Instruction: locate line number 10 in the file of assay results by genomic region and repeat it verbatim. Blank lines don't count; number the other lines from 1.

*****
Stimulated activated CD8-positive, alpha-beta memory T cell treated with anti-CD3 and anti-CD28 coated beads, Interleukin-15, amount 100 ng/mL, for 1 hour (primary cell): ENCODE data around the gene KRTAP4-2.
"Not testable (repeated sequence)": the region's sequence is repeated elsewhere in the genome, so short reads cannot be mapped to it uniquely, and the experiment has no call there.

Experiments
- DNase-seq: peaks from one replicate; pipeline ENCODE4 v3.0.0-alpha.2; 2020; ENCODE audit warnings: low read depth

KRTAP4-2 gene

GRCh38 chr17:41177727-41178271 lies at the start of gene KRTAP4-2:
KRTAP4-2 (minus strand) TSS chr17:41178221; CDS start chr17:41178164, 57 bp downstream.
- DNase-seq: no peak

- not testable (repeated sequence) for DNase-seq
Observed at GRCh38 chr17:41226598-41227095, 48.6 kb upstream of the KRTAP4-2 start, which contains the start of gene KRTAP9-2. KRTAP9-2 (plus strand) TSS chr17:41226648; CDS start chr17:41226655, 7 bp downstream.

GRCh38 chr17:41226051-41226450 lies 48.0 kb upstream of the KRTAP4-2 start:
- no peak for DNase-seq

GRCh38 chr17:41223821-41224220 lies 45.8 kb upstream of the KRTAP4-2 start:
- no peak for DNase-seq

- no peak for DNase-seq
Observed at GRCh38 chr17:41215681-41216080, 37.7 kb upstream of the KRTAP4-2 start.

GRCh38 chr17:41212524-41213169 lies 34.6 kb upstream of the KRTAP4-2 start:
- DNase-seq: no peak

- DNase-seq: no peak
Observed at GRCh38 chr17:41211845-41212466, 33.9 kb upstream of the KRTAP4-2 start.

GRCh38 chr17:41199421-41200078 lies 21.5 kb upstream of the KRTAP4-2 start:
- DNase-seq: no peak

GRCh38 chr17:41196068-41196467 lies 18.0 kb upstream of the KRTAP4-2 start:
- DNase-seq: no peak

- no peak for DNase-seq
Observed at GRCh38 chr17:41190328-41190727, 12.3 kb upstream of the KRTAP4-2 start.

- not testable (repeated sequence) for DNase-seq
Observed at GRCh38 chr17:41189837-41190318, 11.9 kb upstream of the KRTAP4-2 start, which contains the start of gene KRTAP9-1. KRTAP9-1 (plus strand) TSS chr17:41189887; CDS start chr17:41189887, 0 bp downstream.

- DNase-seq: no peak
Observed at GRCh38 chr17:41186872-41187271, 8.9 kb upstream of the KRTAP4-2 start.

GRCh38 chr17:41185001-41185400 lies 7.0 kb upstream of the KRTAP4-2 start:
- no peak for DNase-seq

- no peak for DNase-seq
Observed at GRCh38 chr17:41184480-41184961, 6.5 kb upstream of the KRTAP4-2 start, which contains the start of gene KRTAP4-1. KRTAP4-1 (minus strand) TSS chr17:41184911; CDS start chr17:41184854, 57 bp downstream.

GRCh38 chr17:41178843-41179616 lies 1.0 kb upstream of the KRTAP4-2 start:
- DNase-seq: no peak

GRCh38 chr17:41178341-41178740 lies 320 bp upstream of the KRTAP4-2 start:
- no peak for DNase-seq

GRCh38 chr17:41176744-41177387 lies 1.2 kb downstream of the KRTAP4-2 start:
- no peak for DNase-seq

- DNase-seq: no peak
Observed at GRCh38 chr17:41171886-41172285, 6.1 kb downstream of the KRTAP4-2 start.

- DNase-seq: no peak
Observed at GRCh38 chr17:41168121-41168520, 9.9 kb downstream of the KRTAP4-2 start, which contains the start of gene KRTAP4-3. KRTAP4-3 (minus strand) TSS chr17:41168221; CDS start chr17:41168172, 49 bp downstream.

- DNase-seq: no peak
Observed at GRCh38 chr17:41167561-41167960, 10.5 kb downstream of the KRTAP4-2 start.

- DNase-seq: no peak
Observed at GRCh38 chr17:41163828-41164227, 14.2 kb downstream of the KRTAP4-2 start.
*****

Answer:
Observed at GRCh38 chr17:41226598-41227095, 48.6 kb upstream of the KRTAP4-2 start, which contains the start of gene KRTAP9-2. KRTAP9-2 (plus strand) TSS chr17:41226648; CDS start chr17:41226655, 7 bp downstream.